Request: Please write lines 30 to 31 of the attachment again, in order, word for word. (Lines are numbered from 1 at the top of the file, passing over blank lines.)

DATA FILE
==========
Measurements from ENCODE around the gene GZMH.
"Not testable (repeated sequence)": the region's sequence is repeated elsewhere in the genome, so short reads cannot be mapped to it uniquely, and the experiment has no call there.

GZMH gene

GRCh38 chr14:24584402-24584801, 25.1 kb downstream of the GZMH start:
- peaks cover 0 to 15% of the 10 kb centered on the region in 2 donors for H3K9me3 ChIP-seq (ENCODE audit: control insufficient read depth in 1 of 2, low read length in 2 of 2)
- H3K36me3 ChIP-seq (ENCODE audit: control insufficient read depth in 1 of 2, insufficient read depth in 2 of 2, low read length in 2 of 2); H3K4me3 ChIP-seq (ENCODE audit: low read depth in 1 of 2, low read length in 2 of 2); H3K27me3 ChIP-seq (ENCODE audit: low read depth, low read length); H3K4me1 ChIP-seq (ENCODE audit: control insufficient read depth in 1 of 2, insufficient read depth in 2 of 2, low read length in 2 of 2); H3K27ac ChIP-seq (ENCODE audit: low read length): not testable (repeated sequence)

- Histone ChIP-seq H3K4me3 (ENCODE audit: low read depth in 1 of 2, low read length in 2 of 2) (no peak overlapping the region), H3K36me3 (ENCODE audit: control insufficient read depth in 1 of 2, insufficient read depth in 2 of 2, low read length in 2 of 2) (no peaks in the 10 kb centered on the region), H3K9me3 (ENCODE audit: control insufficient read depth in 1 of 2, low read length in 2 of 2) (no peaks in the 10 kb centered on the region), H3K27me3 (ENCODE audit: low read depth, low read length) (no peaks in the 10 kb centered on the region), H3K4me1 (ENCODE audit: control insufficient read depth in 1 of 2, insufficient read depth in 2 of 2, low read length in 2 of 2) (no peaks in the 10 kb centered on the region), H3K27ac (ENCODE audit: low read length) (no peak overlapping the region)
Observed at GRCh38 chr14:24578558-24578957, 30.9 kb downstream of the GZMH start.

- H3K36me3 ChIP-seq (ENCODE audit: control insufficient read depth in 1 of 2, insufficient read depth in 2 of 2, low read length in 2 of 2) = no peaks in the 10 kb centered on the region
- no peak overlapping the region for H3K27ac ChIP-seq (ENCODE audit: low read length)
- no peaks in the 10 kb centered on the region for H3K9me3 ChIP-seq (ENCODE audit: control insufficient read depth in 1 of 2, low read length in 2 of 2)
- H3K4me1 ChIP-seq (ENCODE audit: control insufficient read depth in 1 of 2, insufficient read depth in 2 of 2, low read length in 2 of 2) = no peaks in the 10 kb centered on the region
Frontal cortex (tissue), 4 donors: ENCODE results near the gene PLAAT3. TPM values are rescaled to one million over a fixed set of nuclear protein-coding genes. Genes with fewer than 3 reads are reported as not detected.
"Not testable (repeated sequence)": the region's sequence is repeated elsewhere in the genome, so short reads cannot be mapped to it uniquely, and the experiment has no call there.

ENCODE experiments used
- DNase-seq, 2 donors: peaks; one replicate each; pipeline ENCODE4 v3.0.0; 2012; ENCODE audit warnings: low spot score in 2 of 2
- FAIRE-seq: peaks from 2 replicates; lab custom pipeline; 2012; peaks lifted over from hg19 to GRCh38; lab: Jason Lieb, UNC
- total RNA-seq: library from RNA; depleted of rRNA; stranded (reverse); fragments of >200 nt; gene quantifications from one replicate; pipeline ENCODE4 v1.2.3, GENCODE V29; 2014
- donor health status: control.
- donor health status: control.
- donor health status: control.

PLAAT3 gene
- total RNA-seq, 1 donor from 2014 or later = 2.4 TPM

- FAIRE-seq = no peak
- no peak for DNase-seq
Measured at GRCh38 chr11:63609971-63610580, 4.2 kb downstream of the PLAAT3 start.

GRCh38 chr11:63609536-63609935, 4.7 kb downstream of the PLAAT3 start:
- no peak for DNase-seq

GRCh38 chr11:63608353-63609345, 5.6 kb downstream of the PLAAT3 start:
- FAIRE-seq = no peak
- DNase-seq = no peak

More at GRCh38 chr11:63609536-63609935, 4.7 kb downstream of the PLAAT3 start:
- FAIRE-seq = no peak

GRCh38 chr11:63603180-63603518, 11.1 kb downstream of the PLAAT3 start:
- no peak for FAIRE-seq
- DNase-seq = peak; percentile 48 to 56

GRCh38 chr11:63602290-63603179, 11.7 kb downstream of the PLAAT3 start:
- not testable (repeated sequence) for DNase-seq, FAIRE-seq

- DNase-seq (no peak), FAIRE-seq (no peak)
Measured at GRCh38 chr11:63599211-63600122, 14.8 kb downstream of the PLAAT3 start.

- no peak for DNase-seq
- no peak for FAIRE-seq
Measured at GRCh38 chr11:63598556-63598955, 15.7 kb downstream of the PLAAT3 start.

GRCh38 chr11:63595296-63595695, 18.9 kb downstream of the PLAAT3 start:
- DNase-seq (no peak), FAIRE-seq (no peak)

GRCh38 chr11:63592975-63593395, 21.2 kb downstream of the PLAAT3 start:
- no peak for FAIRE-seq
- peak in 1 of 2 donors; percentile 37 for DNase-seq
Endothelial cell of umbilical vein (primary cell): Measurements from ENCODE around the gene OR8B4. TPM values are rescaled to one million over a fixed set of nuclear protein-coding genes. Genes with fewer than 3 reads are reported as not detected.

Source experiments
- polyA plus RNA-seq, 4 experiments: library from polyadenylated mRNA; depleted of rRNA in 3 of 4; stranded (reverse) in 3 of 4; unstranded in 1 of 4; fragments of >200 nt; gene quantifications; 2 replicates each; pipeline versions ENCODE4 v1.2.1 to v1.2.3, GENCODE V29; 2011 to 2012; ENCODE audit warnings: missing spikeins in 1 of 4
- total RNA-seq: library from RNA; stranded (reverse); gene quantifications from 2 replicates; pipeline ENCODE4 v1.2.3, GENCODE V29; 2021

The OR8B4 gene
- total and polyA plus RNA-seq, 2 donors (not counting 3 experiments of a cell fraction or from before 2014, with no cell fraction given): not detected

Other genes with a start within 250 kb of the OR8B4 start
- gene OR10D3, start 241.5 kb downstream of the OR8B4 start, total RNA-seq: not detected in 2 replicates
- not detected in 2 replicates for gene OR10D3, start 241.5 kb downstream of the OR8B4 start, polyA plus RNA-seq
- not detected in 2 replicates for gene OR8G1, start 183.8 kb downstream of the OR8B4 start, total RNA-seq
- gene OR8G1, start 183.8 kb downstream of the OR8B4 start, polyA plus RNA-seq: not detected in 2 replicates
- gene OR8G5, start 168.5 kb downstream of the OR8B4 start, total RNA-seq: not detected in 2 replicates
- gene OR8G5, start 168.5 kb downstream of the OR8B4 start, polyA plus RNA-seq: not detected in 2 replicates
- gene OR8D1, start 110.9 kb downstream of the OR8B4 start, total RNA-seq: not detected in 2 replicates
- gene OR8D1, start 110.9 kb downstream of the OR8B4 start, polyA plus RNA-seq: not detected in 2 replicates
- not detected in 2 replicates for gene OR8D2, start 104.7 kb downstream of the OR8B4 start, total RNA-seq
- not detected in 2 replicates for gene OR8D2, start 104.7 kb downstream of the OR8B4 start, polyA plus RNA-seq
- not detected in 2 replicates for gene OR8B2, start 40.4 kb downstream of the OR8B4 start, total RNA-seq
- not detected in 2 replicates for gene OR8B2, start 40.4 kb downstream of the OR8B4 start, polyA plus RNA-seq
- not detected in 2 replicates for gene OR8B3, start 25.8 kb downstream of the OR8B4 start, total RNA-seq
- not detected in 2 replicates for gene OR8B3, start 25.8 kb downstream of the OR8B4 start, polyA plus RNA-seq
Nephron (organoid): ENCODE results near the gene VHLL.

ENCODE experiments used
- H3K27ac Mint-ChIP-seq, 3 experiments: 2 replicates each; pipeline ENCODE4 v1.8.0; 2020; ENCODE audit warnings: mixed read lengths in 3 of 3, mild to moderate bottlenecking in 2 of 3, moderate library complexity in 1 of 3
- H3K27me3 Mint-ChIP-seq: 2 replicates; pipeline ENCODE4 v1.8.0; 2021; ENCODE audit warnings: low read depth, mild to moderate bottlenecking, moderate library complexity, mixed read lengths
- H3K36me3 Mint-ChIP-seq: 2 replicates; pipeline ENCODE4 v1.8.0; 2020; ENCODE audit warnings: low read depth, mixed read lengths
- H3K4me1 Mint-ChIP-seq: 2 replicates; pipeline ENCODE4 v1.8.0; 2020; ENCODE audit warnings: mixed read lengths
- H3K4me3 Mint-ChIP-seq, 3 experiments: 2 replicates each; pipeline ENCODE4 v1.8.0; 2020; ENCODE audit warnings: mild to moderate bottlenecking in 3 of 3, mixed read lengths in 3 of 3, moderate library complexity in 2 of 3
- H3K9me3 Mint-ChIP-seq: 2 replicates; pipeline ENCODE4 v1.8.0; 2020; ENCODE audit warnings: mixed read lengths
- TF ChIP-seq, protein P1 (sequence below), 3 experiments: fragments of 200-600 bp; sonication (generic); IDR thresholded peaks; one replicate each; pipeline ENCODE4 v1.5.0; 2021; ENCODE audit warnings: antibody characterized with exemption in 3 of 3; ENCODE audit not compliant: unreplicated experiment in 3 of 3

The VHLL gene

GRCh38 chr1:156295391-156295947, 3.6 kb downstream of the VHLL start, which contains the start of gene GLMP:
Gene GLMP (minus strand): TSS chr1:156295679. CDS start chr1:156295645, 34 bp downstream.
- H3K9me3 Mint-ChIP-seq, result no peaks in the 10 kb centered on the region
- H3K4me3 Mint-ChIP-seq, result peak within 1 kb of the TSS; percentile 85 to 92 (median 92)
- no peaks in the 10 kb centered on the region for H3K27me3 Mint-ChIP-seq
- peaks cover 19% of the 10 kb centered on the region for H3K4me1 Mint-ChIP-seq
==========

- FAIRE-seq = no peak
- DNase-seq = no peak